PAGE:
Protection from online bullying and harassment

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Most people set up an account on a social media site like Facebook or Twitter so that they can share what is happening in their lives and interact with friends and family online.

It is important to take care when choosing security settings when you set up your social media account. These will specify exactly who can see your updates. This is important as you need to be aware of who can see what you are sharing. You are in charge of this and can change who can see your updates at any point.

Protecting yourself and your family

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While such sites allow you to stay in touch with loved ones, there is always a risk that you will come across people who will abuse the privilege of having access to your updates. Sadly, the internet makes it easy for people to annoy, insult, pester or spy on others, resulting in an increase of these kinds of behaviours.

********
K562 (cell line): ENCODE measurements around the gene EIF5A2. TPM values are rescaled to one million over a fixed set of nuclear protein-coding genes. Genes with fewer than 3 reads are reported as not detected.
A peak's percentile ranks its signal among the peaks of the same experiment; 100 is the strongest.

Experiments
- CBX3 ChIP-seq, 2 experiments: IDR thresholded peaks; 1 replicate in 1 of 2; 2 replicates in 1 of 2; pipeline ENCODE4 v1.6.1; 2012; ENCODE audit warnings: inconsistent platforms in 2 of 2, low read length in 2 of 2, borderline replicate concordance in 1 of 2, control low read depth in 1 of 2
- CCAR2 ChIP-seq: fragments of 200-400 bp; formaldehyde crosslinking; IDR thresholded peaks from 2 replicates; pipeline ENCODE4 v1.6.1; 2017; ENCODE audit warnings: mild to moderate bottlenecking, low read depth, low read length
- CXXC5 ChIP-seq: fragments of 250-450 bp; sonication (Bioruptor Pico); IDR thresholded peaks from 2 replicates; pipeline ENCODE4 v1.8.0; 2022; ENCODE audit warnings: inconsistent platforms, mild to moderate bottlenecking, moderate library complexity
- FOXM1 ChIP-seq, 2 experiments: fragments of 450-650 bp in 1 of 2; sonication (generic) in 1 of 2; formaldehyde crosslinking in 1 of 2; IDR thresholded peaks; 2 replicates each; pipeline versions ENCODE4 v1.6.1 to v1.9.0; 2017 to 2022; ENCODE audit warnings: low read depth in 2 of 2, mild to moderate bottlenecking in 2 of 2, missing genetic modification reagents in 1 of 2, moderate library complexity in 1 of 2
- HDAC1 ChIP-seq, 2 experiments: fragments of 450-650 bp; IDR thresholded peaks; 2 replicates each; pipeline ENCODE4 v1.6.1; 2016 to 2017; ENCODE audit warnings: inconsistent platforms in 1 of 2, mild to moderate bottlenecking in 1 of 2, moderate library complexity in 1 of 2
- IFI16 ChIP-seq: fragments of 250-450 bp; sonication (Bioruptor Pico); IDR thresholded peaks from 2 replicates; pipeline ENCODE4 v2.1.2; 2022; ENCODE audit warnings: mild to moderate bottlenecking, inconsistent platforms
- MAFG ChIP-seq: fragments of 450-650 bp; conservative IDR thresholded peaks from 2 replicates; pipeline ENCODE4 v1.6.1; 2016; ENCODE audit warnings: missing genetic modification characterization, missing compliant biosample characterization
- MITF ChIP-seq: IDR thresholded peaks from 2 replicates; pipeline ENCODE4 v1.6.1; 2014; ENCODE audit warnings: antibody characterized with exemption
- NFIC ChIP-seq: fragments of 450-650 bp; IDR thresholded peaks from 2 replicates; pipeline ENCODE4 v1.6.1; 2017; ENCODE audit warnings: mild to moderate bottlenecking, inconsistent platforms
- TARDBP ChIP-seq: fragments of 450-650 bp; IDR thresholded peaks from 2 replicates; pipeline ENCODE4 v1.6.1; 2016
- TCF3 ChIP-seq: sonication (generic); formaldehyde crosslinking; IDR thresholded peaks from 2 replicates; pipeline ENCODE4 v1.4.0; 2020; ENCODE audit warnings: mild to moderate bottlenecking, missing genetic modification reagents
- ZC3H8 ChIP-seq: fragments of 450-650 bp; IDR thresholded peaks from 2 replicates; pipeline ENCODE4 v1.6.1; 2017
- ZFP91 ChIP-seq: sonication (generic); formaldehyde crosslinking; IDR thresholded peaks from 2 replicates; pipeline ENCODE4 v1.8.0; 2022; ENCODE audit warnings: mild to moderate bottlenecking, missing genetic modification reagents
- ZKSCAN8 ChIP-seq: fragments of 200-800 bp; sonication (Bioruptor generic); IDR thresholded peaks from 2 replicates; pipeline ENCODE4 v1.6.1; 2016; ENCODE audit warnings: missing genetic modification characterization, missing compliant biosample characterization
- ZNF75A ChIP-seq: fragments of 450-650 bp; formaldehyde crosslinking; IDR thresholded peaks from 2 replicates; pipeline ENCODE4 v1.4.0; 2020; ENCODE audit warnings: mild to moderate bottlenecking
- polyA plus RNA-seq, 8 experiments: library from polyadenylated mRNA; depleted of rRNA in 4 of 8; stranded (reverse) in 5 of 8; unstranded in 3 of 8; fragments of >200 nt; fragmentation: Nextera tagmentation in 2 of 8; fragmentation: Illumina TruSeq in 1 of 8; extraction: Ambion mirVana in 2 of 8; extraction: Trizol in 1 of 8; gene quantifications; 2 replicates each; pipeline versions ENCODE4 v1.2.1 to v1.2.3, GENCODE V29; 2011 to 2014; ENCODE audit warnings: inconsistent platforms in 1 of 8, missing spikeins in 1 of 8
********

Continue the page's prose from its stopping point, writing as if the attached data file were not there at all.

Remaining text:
The perpetrators are sometimes the same people who would harass someone offline (in 'real life'), but there are also people who 'hide' behind their computer, thinking that it makes them invisible to the people they are harassing.

Victims can be of any age, male or female, from any social or ethnic background and live anywhere.

There are a number of different words and phrases used to describe kinds of online abuse. Such terms can sometimes be confusing, so here's a guide to what they mean.

If you're concerned about someone else's online behaviour there's some helpful advice and contacts at the end of this guide.

Cyber bullying

Cyber bullying can occur online only, or as part of more general bullying.

Social media essentials

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Bullies can be either known to you or anonymous - depending on the channels they use. Like bullies in 'real life', they can sometimes persuade or bully other people into joining in with the abuse.

You may become a victim of cyber bullying because you have said or done something unpopular, or that challenged the bully's beliefs. They may be jealous of you.

They may dislike your religion, your skin colour, the way you live your life or the fact that you may be overweight, underweight or have a physical or mental disability. Sometimes the abuse can be completely random.